Lessons from the live suicide broadcast
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Lessons from the live suicide broadcast

Police and forensic officers inspect the scene where a lecturer and murder suspect shot himself to death during a standoff on Thursday. (Photo by Pattarapong Chatpattarasill)
Police and forensic officers inspect the scene where a lecturer and murder suspect shot himself to death during a standoff on Thursday. (Photo by Pattarapong Chatpattarasill)

For almost five hours last Thursday, many TV viewers were captivated by the live broadcast of an attempted arrest of a double-murder suspect which tragically ended in his suicide.

The suspect was a lecturer at a local university who, according to eye-witnesses, shot and killed two other lecturers who were his colleagues over a work-related dispute.

Although the self-inflicted gunshot was not captured on screen, this prolonged live broadcast that included the lengthy standoff between the suspect and negotiators -- police, as well as friends and relatives of the suspect -- was enough to put the media under heavy scrutiny.

Apart from direct intervention in the live airing of the standoff, the National Broadcasting and Telecommunications Commission (NBTC) on Monday summoned representatives of the four stations that provided continuous broadcast for the entire four-plus hours for questioning with the content board, an advisory body to the broadcasting committee of the NBTC.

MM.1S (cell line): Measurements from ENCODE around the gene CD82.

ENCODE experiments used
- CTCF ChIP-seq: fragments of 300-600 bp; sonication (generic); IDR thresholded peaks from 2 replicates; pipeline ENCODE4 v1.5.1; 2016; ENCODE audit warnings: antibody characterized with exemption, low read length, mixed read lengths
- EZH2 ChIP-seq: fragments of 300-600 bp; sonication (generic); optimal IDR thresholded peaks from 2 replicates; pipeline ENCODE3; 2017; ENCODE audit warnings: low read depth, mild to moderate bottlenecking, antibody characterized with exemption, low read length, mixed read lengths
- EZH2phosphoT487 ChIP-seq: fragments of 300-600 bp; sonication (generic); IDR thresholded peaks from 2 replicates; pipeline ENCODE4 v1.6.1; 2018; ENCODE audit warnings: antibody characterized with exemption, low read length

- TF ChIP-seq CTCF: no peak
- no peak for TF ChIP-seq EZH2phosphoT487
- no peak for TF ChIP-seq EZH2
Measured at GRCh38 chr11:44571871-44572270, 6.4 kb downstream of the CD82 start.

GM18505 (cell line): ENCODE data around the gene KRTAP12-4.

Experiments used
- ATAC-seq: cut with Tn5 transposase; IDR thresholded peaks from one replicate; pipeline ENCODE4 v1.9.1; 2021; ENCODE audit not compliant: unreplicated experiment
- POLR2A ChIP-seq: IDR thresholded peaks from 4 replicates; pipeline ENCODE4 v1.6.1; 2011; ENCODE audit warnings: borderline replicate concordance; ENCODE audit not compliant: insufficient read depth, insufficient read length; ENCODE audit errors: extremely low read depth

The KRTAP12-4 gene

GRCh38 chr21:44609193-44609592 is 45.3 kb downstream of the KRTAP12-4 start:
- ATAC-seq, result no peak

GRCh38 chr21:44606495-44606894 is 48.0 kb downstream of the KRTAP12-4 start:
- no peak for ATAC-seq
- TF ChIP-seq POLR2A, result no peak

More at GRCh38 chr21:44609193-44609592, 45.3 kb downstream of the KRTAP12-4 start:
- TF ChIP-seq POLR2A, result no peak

Pirongrong Ramasoota teaches and researches on media, communication and society at the Faculty of Communication Arts, Chulalongkorn University.

Questions were given by members of the board to representatives from the stations to respond orally and in writing. The NBTC will continue its investigation into the matter with other stations that were said to have made similar broadcasts, though not to the same extent.

In addition to the NBTC, the larger public also criticised the media heavily over their questionable ethics. Comments bombarding the media were rampant on online social media and online forums.

The main and concurring question raised by the content board as well as members of the public was whether it was necessary to carry out such extensive broadcast and whether the channels were more concerned about boosting their ratings than their social responsibility, particularly associated with airing such sensitive content live.

Thus far, no involved TV station has issued a public apology and they are insisting they were working in the public's interest. The people had the right to know about the incident, they claimed, and they seem to have no qualms over whether such content belongs on TV. In other words, their conscience is clear.

According to a publicly released statement by Nation TV which is one of the stations summoned, the station took necessary precautions during the live broadcast with blurred images and distance shots so as to not undermine the suspect's human dignity and interfere with the negotiators' work.

The commentator, they claimed, was also very careful not to over-excite the audience with their choice of words in the narration.